19 May 2024


Pentecost is the Christian name for the Feast of Weeks, or שָׁבֻעֹת֙/Šavuót: Seven weeks after Passover, at which time the ancient Hebrews harvested their wheat. Ex 34.22 On 6 Sivan in the Hebrew calendar, the 50th day after Passover, they were expected to come to temple and present a grain offerng to the LORD. Dt 16.9-12 Oh, and tithe a tenth of it to celebrate with—and every third year, put that tithe in the community granary.

Our word comes from the Greek τὴν ἡμέραν τῆς πεντηκοστῆς/tin iméran tis pentikostís, “the 50th day” Ac 2.1 —the Greek term for Šavuót.

Why do Christians celebrate a Hebrew harvest festival? (And have separate “harvest parties” in October?) Well we don’t celebrate it Hebrew-style: We consider it the last day of Easter, and we celebrate it for a whole other reason. In the year 33—the year Jesus died, rose, and was raptured—the Holy Spirit descended upon Jesus’s new church on Pentecost. Happened like so:

Acts 2.1-4 NRSVue
1When the day of Pentecost had come, they were all together in one place. 2And suddenly from heaven there came a sound like the rush of a violent wind, and it filled the entire house where they were sitting. 3Divided tongues, as of fire, appeared among them, and a tongue rested on each of them. 4 All of them were filled with the Holy Spirit and began to speak in other languages, as the Spirit gave them ability.

The speaking-in-tongues part is why the 20th century Christian movement which has a lot of tongues-speaking in it, is called Pentecostalism. Weirdly, a lot of us Pentecostals never bother to keep track of when Pentecost rolls around. I don’t get it. I blame anti-Catholicism a little. Anyway, Luke goes on:

Acts 2.5-13 NRSVue
5Now there were devout Jews from every people under heaven living in Jerusalem. 6And at this sound the crowd gathered and was bewildered, because each one heard them speaking in the native language of each. 7Amazed and astonished, they asked, “Are not all these who are speaking Galileans? 8And how is it that we hear, each of us, in our own native language? 9Parthians, Medes, Elamites, and residents of Mesopotamia, Judea and Cappadocia, Pontus and Asia, 10Phrygia and Pamphylia, Egypt and the parts of Libya belonging to Cyrene, and visitors from Rome, both Jews and proselytes, 11Cretans and Arabs—in our own languages we hear them speaking about God’s deeds of power.” 12All were amazed and perplexed, saying to one another, “What does this mean?” 13But others sneered and said, “They are filled with new wine.”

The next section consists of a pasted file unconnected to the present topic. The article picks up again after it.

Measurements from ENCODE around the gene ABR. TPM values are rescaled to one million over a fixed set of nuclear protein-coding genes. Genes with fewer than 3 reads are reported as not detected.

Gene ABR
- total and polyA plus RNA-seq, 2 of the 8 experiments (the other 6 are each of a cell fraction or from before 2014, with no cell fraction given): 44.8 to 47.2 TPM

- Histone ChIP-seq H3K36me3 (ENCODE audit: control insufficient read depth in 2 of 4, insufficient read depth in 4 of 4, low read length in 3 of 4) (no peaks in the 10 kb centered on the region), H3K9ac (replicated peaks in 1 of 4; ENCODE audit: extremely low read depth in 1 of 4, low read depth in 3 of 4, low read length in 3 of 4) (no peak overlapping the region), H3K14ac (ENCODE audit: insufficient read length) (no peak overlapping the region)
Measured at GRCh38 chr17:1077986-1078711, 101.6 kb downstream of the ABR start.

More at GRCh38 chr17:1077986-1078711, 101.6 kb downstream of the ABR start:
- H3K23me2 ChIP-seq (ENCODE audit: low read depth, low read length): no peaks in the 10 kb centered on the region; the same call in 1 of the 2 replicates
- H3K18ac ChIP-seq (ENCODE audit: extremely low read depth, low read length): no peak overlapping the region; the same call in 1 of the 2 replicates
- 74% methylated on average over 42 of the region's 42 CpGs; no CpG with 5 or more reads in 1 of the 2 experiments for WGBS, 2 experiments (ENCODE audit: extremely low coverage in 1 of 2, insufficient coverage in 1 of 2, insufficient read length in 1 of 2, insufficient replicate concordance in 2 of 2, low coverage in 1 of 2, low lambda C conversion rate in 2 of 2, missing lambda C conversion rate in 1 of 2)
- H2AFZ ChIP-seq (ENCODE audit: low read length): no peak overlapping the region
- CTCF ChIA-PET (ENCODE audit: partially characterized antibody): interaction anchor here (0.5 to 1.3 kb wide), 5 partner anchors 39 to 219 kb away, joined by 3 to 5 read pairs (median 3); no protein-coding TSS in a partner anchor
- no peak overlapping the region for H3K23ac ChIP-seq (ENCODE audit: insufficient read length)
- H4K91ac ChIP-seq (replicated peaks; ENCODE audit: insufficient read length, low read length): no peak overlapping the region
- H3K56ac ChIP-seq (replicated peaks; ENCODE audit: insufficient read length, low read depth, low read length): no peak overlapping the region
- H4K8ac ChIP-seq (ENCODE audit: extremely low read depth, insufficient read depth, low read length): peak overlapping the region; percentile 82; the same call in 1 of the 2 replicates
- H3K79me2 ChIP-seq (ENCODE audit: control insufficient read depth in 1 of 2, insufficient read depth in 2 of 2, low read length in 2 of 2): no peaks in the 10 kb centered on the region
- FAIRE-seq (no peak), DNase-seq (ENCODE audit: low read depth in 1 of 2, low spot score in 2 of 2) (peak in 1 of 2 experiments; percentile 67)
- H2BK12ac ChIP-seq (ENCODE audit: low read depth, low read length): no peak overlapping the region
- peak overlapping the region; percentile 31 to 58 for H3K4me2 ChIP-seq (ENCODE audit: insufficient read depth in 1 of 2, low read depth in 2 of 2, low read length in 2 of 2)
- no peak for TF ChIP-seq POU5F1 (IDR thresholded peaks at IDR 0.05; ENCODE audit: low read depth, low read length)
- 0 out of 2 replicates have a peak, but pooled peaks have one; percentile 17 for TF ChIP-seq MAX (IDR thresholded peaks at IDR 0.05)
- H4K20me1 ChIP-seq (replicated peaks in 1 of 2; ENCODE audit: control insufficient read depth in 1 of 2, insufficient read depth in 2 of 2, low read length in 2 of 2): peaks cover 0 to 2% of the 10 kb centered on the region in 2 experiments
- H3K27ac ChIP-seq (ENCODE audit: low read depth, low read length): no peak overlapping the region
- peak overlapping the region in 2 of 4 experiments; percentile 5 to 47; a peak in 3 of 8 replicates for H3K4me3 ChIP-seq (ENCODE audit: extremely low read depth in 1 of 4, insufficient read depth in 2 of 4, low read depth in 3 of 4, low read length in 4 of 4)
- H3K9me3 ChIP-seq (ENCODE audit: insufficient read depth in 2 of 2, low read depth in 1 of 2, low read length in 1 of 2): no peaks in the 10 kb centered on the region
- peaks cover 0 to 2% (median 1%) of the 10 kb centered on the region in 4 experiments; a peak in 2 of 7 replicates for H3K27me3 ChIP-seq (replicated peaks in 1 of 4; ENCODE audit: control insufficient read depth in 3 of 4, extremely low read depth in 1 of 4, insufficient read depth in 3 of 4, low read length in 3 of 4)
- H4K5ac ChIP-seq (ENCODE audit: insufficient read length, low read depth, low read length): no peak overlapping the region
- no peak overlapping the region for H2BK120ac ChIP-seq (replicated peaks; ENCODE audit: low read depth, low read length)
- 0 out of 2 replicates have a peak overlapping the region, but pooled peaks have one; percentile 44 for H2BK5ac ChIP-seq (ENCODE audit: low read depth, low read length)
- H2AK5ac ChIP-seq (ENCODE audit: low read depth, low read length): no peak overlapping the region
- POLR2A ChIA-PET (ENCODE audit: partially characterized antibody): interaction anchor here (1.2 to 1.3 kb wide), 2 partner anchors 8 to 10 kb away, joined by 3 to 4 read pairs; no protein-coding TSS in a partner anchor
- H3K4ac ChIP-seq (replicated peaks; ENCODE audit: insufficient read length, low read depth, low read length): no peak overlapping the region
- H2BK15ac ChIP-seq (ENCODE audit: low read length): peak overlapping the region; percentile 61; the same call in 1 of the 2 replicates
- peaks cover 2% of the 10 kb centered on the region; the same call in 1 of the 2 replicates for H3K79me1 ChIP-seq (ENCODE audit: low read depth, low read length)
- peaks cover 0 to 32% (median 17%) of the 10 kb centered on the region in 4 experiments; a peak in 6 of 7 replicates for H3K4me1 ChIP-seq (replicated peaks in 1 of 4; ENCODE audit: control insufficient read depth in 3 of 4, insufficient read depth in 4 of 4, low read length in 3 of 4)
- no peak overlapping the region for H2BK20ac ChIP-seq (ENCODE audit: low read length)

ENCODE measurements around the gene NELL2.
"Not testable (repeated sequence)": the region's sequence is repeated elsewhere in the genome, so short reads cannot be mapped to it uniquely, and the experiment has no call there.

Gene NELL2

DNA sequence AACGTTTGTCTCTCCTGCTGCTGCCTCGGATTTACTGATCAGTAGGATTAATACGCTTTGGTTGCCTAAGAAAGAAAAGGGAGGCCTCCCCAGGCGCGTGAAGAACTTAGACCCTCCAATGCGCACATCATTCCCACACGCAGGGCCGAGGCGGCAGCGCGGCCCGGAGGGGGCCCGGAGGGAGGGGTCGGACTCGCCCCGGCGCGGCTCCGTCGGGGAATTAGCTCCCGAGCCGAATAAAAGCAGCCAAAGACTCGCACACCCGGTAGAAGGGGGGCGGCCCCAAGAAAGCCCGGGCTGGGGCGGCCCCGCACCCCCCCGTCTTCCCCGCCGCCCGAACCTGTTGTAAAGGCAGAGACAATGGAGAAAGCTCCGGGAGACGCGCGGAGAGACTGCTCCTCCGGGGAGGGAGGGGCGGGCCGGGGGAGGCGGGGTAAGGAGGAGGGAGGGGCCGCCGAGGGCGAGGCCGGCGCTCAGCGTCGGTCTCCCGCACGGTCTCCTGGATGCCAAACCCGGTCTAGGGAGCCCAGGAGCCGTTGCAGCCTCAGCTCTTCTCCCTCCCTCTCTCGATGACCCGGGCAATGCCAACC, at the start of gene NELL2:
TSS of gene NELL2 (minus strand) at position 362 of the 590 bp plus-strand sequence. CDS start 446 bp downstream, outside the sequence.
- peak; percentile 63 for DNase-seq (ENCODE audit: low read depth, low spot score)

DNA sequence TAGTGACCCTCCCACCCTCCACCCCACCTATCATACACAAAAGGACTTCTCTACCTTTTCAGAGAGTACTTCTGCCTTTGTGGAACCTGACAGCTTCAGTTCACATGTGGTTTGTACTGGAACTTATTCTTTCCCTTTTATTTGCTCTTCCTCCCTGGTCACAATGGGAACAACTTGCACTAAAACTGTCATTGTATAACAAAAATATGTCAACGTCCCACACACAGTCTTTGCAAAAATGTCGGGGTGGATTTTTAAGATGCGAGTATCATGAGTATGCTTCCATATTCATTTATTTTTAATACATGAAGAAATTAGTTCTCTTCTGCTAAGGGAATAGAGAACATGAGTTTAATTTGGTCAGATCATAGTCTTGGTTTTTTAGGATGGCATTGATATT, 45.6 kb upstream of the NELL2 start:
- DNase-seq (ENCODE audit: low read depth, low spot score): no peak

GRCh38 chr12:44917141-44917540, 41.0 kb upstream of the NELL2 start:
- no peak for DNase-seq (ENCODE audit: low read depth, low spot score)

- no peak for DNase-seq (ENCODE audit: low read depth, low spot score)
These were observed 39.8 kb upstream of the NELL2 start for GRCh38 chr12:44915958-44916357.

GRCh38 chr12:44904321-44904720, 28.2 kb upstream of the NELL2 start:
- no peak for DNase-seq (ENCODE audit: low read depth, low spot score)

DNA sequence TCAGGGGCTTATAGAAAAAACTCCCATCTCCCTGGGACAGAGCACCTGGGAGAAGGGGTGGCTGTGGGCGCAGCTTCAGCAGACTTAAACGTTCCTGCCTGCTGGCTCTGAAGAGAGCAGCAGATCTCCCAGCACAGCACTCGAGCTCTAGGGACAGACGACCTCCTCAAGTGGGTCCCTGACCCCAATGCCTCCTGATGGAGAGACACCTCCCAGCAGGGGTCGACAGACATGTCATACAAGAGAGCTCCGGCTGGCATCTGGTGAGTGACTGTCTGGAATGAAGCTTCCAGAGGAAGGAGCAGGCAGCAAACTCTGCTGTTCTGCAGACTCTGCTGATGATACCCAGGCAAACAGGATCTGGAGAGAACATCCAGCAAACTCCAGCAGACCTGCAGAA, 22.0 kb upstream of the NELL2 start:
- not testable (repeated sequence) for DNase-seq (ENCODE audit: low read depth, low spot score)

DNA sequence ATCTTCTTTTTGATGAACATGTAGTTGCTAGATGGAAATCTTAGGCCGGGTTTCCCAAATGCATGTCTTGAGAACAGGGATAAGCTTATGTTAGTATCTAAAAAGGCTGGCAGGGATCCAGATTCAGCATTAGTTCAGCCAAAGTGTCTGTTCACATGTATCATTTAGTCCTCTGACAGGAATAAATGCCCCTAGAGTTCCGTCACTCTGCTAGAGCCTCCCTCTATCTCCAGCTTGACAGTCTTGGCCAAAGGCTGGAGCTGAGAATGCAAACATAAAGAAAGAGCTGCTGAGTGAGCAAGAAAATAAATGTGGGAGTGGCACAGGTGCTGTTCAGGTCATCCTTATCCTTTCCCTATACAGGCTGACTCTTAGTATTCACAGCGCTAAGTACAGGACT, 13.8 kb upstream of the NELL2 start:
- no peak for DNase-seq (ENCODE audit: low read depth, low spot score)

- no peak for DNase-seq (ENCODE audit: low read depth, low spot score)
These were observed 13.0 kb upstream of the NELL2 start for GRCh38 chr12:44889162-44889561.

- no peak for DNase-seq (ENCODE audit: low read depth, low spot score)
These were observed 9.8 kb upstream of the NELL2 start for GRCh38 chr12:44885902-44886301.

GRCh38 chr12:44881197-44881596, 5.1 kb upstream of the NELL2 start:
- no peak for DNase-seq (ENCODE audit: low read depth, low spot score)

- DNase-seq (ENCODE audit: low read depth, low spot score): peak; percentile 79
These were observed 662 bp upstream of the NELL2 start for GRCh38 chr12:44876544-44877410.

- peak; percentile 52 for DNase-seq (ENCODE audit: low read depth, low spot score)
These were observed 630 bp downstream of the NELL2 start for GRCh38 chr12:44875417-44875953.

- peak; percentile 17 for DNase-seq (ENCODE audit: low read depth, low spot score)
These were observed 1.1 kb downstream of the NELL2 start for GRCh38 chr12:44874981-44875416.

Christians like to call this “the first Pentecost.” Obviously it wasn’t; the first Pentecost, or Šavuót, or Feast of Weeks, was after the Exodus. It’s when every devout Jew on earth was bringing their grain offerings to temple on that very day, 25 May 33. And suddenly a house full of Galileans broke out in every language they knew—spoken to as if to them personally.

Got their attention.

Peter’s sermon.

Simon Peter followed up with an explanation: This baptism of the Holy Spirit is a prophetic last-days event which God had always intended.

Acts 2.14-21 NRSVue
14But Peter, standing with the eleven, raised his voice and addressed them, “Fellow Jews and all who live in Jerusalem, let this be known to you, and listen to what I say. 15Indeed, these are not drunk, as you suppose, for it is only nine o’clock in the morning. 16No, this is what was spoken through the prophet Joel:
17‘In the last days it will be, God declares,
that I will pour out my Spirit upon all flesh,
and your sons and your daughters shall prophesy,
and your young men shall see visions,
and your old men shall dream dreams.
18Even upon my slaves, both men and women,
in those days I will pour out my Spirit,
and they shall prophesy.
19And I will show portents in the heaven above
and signs on the earth below,
blood, and fire, and smoky mist.
20The sun shall be turned to darkness
and the moon to blood,
before the coming of the Lord’s great and glorious day.
21Then everyone who calls on the name of the Lord shall be saved.’ Jl 2.28-32

Christians like to claim that before this Pentecost, the Holy Spirit never indwelt people. At most he only “came upon them” to give ’em prophecy, strength, or some other miraculous power. But they figure this was temporary; he always left because Jesus hadn’t yet died for the world’s sins, so humanity was too sinful for the Spirit indwell too long. As if sin, not the Holy Spirit, is Almighty.

Of course I disagree with these Christians. When you read the scriptures, you can see the Holy Spirit’s power might have come and gone, same as it does nowadays. But the Holy Spirit himself didn’t leave. Becuase he doesn’t. He 13.5 That’s not who God is. We quit him; he doesn’t quit us.

What is different between the Old Testament times and today, is the Spirit didn’t indwell every believer; just the prophets. They had the Holy Spirit within them, permanently—for the same reason the Holy Spirit’s in us, permanently: He’s evidence of our relationship with God, Ep 1.13 enabling us to hear him… and enabling us to prophesy. If we can hear God, we can tell others what he says. And that is what Joel’s prophecy is all about: In the last days, God’s pouring out his Holy Spirit to everyone—and we shall prophesy. Jl 2.28, Ac 2.18 God has come near! So has his kingdom.

Acts 2.22-36 NRSVue
22“Fellow Israelites, listen to what I have to say: Jesus of Nazareth, a man attested to you by God with deeds of power, wonders, and signs that God did through him among you, as you yourselves know— 23this man, handed over to you according to the definite plan and foreknowledge of God, you crucified and killed by the hands of those outside the law. 24But God raised him up, having released him from the agony of death, because it was impossible for him to be held in its power.